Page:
Millions of people are reaching some financial relief, albeit limited, with the Equifax settlement that was reached last week. If you suffered a loss or spent money trying to protect your credit after your information was stolen, you’re getting something, even if it’s just a $125 check.
Yet, just days later, the news hit that there’s now been another data breach. This time it affects potential users of Capital One credit cards. You don’t even have to use one to be affected, as the data breach affected around100 million credit card applications.
Capital One Data Breach
You recorded on the credit card application all that personally identifiable information about you as the bank needs it to check your credit score and to also determine whether it’s financially wise to issue you a credit card. But now a hacker has your information from that application.
The FBI arrested Paige A. Thompson from the Settle area and charged her with computer fraud and abuse, according to court records. She is accused of accessing around 100 million credit card applications and taking Social Security numbers and bank account numbers.
While the Equifax data breach affected 147 million people, this breach is reaching similar numbers, making it one of the largest data breaches ever. Equifax last week reached a $700 million settlement over their breach.
“While I am grateful that the perpetrator has been caught, I am deeply sorry for what has happened,” said Capital One’s chairman and chief executive, Richard D. Fairbank.
“I sincerely apologize for the understandable worry this incident must be causing those affected, and I am committed to making it right.”
Capital One tried to reassure people and let them know not all information was stolen. No credit card numbers or log-in credentials were compromised, and most of the Social Security numbers weren’t either.
Thompson was arrested quickly in this case, mostly because she made the mistake of bragging about her windfall online with the username of “erratic.”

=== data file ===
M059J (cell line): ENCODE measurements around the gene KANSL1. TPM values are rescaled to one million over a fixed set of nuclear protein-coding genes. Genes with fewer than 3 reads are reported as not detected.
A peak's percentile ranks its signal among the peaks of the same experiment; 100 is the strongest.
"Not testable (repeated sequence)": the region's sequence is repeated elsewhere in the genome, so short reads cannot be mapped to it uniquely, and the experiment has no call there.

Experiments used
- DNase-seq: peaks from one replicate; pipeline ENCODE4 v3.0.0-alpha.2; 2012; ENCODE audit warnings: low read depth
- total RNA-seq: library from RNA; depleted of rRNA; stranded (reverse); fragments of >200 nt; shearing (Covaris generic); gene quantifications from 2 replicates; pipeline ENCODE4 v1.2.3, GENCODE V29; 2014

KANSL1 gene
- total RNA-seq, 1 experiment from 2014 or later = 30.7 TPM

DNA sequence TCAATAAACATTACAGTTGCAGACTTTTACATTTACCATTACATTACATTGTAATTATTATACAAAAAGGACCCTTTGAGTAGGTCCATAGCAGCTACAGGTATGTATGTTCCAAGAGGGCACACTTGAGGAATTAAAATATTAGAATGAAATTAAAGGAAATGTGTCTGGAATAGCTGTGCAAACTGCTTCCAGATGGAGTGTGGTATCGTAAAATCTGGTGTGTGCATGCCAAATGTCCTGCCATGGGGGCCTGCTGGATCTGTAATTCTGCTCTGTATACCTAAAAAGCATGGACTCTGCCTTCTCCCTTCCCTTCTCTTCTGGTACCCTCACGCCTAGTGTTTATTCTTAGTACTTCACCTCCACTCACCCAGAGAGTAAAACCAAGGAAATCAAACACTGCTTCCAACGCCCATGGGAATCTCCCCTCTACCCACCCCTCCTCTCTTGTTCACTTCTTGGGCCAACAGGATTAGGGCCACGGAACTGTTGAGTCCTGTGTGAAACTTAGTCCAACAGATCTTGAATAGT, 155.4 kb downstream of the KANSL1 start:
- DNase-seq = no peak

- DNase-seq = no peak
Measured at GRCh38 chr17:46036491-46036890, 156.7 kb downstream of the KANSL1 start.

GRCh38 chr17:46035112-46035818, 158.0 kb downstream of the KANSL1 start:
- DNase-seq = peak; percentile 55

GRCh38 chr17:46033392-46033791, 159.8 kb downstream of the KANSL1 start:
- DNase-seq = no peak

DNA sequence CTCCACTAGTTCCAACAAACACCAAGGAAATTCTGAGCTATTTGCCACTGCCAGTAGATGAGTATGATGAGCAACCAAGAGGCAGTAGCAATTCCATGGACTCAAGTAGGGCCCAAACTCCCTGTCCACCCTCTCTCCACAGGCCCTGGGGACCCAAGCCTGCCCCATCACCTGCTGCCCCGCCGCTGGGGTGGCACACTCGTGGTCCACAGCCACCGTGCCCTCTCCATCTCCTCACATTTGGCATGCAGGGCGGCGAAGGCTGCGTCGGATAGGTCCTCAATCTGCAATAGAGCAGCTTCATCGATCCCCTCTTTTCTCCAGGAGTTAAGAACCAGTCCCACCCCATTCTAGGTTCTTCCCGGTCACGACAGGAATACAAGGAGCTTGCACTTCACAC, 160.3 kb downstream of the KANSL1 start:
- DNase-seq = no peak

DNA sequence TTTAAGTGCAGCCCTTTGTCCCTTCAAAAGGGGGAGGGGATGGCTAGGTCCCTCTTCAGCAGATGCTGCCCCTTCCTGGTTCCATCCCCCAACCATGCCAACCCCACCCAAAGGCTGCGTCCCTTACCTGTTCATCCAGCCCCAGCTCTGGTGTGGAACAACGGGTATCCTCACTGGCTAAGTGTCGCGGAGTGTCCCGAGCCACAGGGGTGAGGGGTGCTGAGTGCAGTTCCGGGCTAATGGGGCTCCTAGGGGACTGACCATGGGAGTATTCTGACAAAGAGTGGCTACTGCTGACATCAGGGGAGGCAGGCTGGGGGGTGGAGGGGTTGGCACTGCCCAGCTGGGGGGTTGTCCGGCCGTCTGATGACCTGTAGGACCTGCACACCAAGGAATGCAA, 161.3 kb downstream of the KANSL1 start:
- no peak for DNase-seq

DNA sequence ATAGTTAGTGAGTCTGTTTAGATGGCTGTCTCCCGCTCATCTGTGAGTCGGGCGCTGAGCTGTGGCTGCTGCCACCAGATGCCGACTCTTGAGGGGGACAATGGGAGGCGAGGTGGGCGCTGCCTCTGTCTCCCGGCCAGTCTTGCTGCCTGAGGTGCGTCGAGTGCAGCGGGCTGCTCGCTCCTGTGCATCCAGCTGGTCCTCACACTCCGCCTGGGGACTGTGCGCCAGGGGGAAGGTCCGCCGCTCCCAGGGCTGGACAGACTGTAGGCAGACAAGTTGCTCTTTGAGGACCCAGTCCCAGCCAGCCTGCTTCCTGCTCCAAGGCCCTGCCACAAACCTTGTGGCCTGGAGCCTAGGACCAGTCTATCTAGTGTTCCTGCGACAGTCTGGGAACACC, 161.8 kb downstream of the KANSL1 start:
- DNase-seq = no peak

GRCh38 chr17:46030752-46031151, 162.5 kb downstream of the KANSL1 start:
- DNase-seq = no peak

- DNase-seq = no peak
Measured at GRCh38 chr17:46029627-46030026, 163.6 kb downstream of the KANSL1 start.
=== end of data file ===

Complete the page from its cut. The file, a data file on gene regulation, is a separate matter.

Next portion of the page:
She “made statements on social media for evidencing the fact that she has information of Capital One and that she recognizes that she has acted illegally,” said FBI special agent Joel Martini in a criminal complaint.
Thompson wrote in one post, “I’ve basically strapped myself with a bomb vest, [expletive] dropped capitol ones [sic] dox and admitting it.”
According to court records, Thompson is suspected of “exfiltrating and stealing information, included credit card applications and other documents, from Capital One.” She was ordered to remain in jail until at least her detention hearing with is scheduled for Thursday, August 1.
The FBI complaint said that while some of the information, such as Social Security numbers, on the applications “has been tokenized or encrypted,” other information, including names, addresses, birth dates and credit history information has not been tokenized. The bank believes the data includes “likely tens of millions of applications and approximately 77,000 bank account numbers.”
On July 17 Capital One learned a person in an online discussion group was claiming to have taken large amounts of data from the company. Once the bank investigated, they were able to confirm the breach.
Using the Slack messaging service, Thompson listed the files she claimed she possessed. She followed this by saying, “I wanna get it off my server that’s why I’m archiving all of it … its all encrypted.”
Previously, she worked at a cloud computing company that provided data services to Capital One. The FBI suspects she “intended to disseminate data stolen from victim entities, starting with Capital One.”
Little to No Protection
It’s easy to feel there is little to no protection. Banks provide a lot of security, helping out the little guys who don’t have the technical known-ho to do so. Yet still, they are open to being hacked just as anyone else is. And $125 doesn’t seem like it will be enough to fix the wrong here, just like it wasn’t in the Equifax case either.
Do you feel more vulnerable now? Are you a Capital One client, or have you applied for one of their credit cards in the past? Let us know in the comments below.
Our latest tutorials delivered straight to your inbox